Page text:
Mother's Day dilemma
Friday, May 9, 2008 | 01:15 PM ET
by Jessica Wong, CBCNews.ca
Each year, as soon as I begin thinking about spring — tulips and hyacinths, longer days, seasonal farmers' markets returning — my fantasies are quickly overtaken by a bit of anxiety: what to do for Mother's Day?
I know, I know: even the American woman who popularized the holiday eventually soured against the day because it became too commercialized. Still, I love the idea of a special day set aside to celebrate and spend time with my uber-busy mom, from whom I inherited my interest in food.
For my family, when special occasions roll around, we eat out. We're not the only ones: according to the U.S. National Restaurant Association, Mother's Day is the busiest day of the year for the industry (despite some worry about sagging economy and rising food and gas prices this time around).
But here's the rub: mother is always the toughest to impress, isn't she? I can never be sure what my mom will love. She relishes the good stuff — foie gras or lobster, for instance — but she wasn't dazzled (as I was) by top-shelf Toronto dim sum recently and seemed a bit bored by an impressive high tea service at a historic downtown hotel a few years back.
Thai? Italian? Fusion? I'm still hunting for a place to treat my mom to this weekend: hopefully, to wow her and, with luck, to support a local resto in my hood, too. Or maybe it's time to start a new tradition of eating our special occasion meals at home?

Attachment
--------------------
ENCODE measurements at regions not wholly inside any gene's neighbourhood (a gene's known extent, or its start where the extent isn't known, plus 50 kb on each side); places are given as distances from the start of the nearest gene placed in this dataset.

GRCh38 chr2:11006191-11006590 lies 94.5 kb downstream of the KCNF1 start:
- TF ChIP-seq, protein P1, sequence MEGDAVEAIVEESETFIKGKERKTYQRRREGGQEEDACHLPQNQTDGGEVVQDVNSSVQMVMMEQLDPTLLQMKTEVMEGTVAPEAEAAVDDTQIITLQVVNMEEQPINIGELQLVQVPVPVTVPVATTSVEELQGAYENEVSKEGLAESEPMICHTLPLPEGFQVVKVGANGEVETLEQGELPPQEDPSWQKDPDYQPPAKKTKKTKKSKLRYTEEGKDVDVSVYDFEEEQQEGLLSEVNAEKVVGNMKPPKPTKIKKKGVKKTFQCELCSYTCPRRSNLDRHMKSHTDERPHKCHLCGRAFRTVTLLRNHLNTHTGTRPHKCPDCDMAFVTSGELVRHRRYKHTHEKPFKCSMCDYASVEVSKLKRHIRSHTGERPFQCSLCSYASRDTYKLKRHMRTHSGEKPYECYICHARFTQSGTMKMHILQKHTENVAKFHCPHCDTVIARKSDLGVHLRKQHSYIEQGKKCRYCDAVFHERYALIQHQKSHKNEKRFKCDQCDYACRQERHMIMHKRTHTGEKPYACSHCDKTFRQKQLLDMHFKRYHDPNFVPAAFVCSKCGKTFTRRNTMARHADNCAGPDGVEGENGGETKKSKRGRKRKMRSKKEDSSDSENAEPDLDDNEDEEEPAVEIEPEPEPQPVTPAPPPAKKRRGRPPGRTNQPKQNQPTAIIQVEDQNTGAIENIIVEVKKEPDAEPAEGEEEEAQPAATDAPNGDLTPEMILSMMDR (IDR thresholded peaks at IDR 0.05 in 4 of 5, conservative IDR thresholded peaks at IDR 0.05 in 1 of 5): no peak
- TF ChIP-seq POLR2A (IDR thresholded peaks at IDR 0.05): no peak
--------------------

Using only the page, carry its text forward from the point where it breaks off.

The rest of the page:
What are your plans for Mother's Day? How are you planning to celebrate your mom, step-mom, mother-in-law, aunt or grandmother?
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From trends and culture to politics and nutrition, Food Bytes serves up tasty tidbits about food and the issues surrounding it that flavour our everyday lives.
About the writers
Amber Hildebrandt writes for CBCNews.ca in Toronto. Growing up on a farm in Manitoba, she acquired an insatiable appetite, but it was during a stint in Japan that she developed her discerning tastebuds and "foodie" ways.
Andrea Chiu is an associate producer at CBC Radio Digital. Though she loves to eat, cook and discuss food, don't ask her to bake. It never turns out well. She tweets as @TOfoodie on Twitter and organizes food and wine events in Toronto called FoodieMeet.
Tara Kimura is the consumer life reporter for CBCNews.ca, covering a wide range of issues that range from rising food costs and the growing organic movement, to new trends in the marketplace.
Andree Lau is a CBC web reporter in Calgary. Her journalism career includes seven years as a CBC-TV reporter. Her own blog called "are you gonna eat that?" chronicles her eating adventures (including sampling snake and camel hoof tendon).
Jessica Wong is a CBCNews.ca writer who loves to eat and cook, as well as discuss, read and watch programming about food, sometimes all at once.
Kevin Yarr, CBCNews.ca's writer in Prince Edward Island, wrote about food and beer for national and regional magazines before joining the CBC. He acquired a desire for new tastes on his first trip to Europe, and an appreciation of eating locally and in season when he finally settled down on P.E.I.
Elizabeth Bridge is a writer with the CBC Digital Archives in Toronto. She first ventured into the kitchen as a child to indulge a sweet tooth by baking cookies and making fudge. A student budget compelled her to be a vegetarian (for a while) and instilled in her an ongoing curiosity about food and cooking.
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